Under the KMT-TPP legislative investigation law, the subjects of investigation – including ordinary citizens – must appear before the legislature whenever summoned, and cannot remain silent. They even need the chairman’s permission to have a lawyer present. This raises concerns among many protesters about whether lawmakers will abuse their power to harass or retaliate against ordinary citizens arbitrarily. 

The Euroview, published by the European Chamber of Commerce Taiwan, warned its members to understand the potential risks of the new legislation because it gives legislators power to ask for classified documents of a private company. The law even empowers legislators to “investigate” ongoing judicial cases and possibly influence the trials in the court. 

Lastly, Wu seems to imply that many protesters and NGOs speaking out against the new law were mobilized by the Democratic Progressive Party (DPP). This is quite far from the truth. Since the third reading on May 28, more than 120 law professors from various universities in Taiwan have co-signed a joint statement expressing concern about this amendment. Dozens of international scholars also expressed concern in an open letter published by The Diplomat. It would be quite farfetched to assume that all of these nonpartisan academics were motivated by the DPP. 

Meanwhile, as a group of political scientists, our observations also lead us to conclude that the DPP is not the reason for such a high turnout. Among the three waves of protests, we did not see the tour buses usually associated with mobilizations during campaign events. As our previous analysis on The Diplomat argued, the DPP currently does not have such significant mobilization capabilities. The third wave of what has been dubbed the “Bluebird Movement” on May 28 had stations in various cities across Taiwan. It is clear that the DPP alone could not have mobilized so many people in so many places. Numerous energetic artworks, activities, songs, and even a flash orchestra during the Bluebird Movement all indicate a crowd with a high level of creativity – something that suggests this was not merely partisan mobilization.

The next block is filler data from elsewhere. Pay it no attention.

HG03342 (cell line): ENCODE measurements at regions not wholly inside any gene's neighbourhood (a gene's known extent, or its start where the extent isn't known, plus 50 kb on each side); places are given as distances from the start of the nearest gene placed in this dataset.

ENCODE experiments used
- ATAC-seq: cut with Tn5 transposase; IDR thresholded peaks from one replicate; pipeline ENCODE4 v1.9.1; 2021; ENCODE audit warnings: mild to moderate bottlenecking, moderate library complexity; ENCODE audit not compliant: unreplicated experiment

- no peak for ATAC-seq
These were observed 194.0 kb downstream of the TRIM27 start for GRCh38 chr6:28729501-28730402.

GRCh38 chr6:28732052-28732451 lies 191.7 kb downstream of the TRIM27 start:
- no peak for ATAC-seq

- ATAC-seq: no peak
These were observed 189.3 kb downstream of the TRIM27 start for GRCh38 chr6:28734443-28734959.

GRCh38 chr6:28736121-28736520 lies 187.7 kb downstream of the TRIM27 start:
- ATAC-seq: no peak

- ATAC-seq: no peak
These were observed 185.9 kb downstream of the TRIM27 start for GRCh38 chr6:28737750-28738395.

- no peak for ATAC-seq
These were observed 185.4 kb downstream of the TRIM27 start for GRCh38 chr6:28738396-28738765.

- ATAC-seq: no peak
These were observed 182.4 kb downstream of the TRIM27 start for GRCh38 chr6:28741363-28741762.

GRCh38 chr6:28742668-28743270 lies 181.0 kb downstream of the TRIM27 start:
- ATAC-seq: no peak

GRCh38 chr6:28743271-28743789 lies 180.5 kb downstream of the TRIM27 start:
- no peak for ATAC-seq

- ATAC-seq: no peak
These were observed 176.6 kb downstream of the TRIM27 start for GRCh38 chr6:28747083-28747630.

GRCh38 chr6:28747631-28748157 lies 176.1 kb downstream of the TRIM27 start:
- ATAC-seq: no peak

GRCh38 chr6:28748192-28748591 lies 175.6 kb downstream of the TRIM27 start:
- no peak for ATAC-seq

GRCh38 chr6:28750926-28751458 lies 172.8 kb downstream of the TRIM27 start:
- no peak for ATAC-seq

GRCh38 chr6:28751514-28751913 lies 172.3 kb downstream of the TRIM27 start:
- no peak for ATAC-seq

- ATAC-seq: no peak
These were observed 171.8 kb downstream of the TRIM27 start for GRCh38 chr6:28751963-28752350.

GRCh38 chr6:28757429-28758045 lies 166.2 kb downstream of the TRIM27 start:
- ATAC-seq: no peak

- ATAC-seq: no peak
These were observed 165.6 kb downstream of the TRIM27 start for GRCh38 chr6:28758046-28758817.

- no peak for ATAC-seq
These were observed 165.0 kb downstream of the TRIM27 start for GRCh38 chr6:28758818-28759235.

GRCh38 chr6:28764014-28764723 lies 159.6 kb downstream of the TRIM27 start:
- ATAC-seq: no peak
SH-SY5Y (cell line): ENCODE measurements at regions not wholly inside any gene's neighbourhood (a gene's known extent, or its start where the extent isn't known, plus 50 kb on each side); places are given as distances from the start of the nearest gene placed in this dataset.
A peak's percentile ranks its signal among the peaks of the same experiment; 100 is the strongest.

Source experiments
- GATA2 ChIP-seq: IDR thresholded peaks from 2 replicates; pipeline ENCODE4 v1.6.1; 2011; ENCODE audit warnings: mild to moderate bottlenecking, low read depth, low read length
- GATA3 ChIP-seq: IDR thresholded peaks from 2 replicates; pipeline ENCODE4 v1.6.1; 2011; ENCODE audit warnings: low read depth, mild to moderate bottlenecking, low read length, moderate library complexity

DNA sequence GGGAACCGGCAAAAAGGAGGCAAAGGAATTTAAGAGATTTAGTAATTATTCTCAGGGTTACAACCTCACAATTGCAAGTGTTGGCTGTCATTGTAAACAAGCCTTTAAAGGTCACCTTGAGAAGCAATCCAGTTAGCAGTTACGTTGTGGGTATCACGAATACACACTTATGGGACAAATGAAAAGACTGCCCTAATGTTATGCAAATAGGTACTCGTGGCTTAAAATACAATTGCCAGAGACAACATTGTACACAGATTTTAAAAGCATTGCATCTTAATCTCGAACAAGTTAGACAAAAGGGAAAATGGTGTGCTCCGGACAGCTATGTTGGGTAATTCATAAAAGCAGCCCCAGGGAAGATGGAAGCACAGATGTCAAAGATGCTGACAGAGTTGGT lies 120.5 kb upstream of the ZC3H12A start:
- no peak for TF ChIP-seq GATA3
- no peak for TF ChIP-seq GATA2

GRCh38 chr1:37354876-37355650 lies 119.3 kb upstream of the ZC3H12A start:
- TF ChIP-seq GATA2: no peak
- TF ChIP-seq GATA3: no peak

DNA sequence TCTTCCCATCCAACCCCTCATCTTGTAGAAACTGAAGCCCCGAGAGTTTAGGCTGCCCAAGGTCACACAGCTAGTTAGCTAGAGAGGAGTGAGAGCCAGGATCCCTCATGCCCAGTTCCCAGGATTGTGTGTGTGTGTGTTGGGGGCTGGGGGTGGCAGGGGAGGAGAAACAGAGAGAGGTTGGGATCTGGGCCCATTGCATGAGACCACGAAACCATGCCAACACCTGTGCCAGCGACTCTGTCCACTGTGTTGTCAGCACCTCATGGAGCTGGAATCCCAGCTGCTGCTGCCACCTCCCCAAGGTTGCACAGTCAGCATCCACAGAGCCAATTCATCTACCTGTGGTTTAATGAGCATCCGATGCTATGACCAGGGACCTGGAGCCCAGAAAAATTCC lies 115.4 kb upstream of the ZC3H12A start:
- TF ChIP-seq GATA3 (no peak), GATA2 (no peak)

Taiwan is already a mature democracy. Most Taiwanese people believe that democracy is the only game in town, so everyone accepted the 2024 election result with little turmoil in society. During the three waves of the Bluebird Movement, tens of thousands surrounded the Legislative Yuan without any violent clashes, which is the best evidence of Taiwan’s mature democracy. 

However, at the same time, this round of legislative reform, while increasing the power of legislators to check the government, has raised concerns among many protesters that it will lead to an imbalance and excessive power of the Legislative Yuan. This is why tens of thousands of people were willing to take to the streets in the pouring rain three times in a row, hoping that legislators could hear their voices. They welcome the “checks” but worry about “imbalances.” 

Guest Author

Austin Horng-En Wang

Austin Horng-En Wang is an assistant professor of Political Science at the University of Nevada, Las Vegas. Follow on X: @wearytolove

Guest Author

Charles K. S. Wu

Charles K. S. Wu is an assistant professor of Political Science at the University of South Alabama. Follow on X: @kuanshengtwn

Guest Author

Yao-Yuan Yeh

Yao-Yuan Yeh is the Fayez Sarofim – Cullen Trust for Higher Education Endowed Chair in International Studies, chair of International Studies & Modern Languages Department, and chair of Political Science Department at the University of St Thomas, Houston. Follow on X: @yeh2sctw

Guest Author

Fang-Yu Chen

Fang-Yu Chen is an assistant professor of Political Science at Soochow University, Taiwan. Follow on X: @FangYu_80168